National Archives Film Canisters
courtesy of Mr. T in DC
The National Geographic All Roads Film Project presents the 8th annual All Roads Film Festival, featuring stories and talent from vibrant and diverse cultures. Meet the filmmakers at panel discussions, dance to live music Friday night, and enjoy a free photography exhibition in the National Geographic courtyard. The festival runs Thursday, September 27 through Sunday, September 30. All screenings will take place in Grosvenor Auditorium at National Geographic Society headquarters, 1600 M Street NW, unless otherwise noted. Tickets are $10 per film or you can purchase a festival pass for $100.
National Geographic is graciously offering our readers a chance to attend a screening of their choice. Simply put in the comments what two films interest you and we’ll draw a few winners (a pair of tickets for each winner) on Tuesday morning.
The schedule after the jump.
THURSDAY, SEPTEMBER 27
Live Mariachi Performance
FREE | National Geographic Society Courtyard
Panel Discussion: You Can Go Home Again
FREE | Grosvenor Auditorium
Award-Winning Directors Auraeus Solito (Busong), Aleskei Vahrukshev (The Tundra Book) and Musa Syeed (Valley of the Saints) discuss what opportunities and demands arise when a director channels a deep familiarity with a place and its culture.
3:30 pm | FREE
U.S.A. | 2012 | 57 minutes | English and Spanish with English subtitles
Preparing for high-stakes mariachi competitions tests the mettle of a group of teenagers for whom music is more than an extracurricular activity. Becoming a top-notch performer takes talent and discipline, along with a heartfelt understanding of their culture. As the opening film of this year’s PBS Arts Summer Festival and an All Roads Seed Grant Recipient, Mariachi High livened up television screens and astonished viewers across America.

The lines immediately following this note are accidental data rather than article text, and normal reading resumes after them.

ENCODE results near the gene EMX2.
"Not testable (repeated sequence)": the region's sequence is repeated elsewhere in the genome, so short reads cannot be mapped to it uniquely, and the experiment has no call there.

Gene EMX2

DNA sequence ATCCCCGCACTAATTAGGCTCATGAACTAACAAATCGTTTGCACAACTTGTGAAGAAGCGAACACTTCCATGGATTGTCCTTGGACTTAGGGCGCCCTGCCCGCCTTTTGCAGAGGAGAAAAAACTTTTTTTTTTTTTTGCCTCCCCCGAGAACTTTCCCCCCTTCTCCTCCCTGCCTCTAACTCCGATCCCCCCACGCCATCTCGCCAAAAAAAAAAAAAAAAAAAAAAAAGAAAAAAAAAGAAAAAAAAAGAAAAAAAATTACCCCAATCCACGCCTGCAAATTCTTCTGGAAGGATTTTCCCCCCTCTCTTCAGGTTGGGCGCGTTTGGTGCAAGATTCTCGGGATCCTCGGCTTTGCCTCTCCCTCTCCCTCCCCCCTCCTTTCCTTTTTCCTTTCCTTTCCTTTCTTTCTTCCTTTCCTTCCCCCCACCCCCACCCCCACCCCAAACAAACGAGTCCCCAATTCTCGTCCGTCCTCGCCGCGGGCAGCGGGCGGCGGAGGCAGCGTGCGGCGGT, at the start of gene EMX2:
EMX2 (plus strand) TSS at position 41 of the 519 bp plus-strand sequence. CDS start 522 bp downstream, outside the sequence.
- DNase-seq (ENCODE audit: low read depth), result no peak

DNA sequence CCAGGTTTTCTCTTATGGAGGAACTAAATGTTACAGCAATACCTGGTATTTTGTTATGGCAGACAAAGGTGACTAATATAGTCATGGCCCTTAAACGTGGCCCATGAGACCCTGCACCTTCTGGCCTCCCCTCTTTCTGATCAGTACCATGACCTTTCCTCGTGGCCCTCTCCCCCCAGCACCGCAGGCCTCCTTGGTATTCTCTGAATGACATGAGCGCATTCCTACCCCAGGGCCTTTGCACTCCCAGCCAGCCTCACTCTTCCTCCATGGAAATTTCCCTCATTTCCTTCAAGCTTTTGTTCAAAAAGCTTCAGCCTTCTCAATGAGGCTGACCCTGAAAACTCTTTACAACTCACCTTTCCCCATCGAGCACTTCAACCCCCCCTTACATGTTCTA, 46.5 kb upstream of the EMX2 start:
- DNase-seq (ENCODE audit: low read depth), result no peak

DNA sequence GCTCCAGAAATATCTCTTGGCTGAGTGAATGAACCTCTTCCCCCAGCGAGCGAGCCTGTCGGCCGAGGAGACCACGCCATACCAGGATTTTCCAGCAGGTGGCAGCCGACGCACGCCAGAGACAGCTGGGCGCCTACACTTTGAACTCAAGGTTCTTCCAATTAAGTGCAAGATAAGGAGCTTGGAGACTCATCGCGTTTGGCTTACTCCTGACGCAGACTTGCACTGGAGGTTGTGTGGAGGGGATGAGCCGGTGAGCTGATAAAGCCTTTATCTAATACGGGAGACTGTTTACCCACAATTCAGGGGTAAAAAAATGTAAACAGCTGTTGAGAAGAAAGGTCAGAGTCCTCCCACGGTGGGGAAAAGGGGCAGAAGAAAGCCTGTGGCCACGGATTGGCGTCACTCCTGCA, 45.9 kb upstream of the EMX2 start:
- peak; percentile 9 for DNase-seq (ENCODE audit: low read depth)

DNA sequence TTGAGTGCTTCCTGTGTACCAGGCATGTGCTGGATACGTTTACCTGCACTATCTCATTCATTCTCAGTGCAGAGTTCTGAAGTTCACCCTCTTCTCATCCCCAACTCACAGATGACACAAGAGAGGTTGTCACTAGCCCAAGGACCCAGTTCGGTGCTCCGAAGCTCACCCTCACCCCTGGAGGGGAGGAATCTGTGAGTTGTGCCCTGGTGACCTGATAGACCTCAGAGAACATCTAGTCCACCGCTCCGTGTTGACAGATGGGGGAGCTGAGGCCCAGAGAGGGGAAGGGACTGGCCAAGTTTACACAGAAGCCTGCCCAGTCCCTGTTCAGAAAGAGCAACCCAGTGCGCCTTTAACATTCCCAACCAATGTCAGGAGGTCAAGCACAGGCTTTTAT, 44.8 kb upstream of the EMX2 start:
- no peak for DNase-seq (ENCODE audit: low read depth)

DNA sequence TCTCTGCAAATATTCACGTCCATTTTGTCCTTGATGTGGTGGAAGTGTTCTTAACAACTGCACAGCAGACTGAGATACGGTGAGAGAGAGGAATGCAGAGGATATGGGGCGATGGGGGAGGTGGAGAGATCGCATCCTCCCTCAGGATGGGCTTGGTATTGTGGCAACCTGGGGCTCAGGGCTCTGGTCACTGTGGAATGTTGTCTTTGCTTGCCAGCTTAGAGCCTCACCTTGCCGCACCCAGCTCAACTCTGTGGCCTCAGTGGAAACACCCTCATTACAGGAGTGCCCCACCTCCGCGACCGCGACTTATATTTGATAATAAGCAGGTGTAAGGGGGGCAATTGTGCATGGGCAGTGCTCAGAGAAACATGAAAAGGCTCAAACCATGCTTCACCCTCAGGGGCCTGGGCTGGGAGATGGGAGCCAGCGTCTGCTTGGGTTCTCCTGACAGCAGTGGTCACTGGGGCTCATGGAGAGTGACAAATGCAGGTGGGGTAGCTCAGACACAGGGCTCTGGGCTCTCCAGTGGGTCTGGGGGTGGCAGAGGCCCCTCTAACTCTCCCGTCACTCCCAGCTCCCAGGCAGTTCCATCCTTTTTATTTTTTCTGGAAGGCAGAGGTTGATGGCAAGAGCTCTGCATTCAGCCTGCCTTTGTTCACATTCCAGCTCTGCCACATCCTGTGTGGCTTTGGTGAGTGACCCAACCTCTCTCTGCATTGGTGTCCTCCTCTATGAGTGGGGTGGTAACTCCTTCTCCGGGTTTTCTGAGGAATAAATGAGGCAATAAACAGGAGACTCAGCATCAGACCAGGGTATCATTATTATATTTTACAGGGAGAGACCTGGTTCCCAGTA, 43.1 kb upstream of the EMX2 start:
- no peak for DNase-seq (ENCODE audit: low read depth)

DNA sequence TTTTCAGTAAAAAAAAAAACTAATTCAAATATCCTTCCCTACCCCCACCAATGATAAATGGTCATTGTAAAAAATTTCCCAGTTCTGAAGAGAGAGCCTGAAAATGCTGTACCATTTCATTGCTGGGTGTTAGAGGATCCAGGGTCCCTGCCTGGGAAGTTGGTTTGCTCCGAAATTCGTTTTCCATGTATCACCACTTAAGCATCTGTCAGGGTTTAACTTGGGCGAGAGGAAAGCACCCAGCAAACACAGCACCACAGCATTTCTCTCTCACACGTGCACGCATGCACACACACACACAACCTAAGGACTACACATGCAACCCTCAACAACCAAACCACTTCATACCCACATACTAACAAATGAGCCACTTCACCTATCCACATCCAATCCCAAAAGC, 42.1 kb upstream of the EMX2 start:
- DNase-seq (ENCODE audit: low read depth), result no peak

Busong (Palawan Fate)
Philippines | 2011 | 93 minutes | Palawanon-Filipino with English subtitles
In this mystical drama, the first feature film from the Palawan community of the Philippines, a determined young man carries his disabled sister on a fateful journey to see a healer. Busong screened at the 2011 Cannes Film Festival Directors’ Fortnight, and won awards for Best Director, Best Sound Design, and Best Original Music Score at Cinemalaya 2011. Co-hosted with Embassy of Philippines.
FRIDAY, SEPT 28
The Tundra Book
12:00 pm | FREE
Russia | 2011 | 105 minutes | Russian and Chukchi with English subtitles
A rare and stunning documentary about the lives of the Chukchi people whom few outsiders have encountered. The Chukchi inhabit a remote Russian peninsula in the Arctic Circle, which has isolated the culture and allowed it to keep its traditions fairly intact.
Positive/Negative: Panel Discussion with Rising Directors
FREE | Grosvenor Auditorium